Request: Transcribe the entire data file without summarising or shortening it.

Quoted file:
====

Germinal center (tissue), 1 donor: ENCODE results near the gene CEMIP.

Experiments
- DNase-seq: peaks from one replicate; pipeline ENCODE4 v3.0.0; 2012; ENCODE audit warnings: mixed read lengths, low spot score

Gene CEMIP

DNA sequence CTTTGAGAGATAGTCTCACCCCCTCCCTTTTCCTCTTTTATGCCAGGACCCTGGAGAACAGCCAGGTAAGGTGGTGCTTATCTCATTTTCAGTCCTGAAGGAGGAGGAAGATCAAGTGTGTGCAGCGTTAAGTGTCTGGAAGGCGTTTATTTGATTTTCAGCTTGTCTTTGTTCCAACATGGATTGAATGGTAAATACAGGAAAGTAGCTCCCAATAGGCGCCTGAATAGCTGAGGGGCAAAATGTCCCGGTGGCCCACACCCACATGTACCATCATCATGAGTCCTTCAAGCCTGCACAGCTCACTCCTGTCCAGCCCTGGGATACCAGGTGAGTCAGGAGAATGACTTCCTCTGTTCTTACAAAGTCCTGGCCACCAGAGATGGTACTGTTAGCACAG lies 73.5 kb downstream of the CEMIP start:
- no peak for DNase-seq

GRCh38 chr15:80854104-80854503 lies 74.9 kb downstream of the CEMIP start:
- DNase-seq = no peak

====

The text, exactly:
Germinal center (tissue), 1 donor: ENCODE results near the gene CEMIP.

Experiments
- DNase-seq: peaks from one replicate; pipeline ENCODE4 v3.0.0; 2012; ENCODE audit warnings: mixed read lengths, low spot score

Gene CEMIP

DNA sequence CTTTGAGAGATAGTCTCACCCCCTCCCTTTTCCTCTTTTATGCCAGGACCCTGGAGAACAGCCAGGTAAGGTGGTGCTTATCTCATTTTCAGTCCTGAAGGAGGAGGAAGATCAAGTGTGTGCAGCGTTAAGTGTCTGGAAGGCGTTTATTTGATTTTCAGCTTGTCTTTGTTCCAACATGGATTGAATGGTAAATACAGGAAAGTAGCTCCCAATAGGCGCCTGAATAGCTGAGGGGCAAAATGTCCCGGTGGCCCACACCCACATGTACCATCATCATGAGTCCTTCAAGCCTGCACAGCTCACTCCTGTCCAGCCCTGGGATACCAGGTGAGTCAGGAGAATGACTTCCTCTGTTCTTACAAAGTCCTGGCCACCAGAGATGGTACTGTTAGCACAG lies 73.5 kb downstream of the CEMIP start:
- no peak for DNase-seq

GRCh38 chr15:80854104-80854503 lies 74.9 kb downstream of the CEMIP start:
- DNase-seq = no peak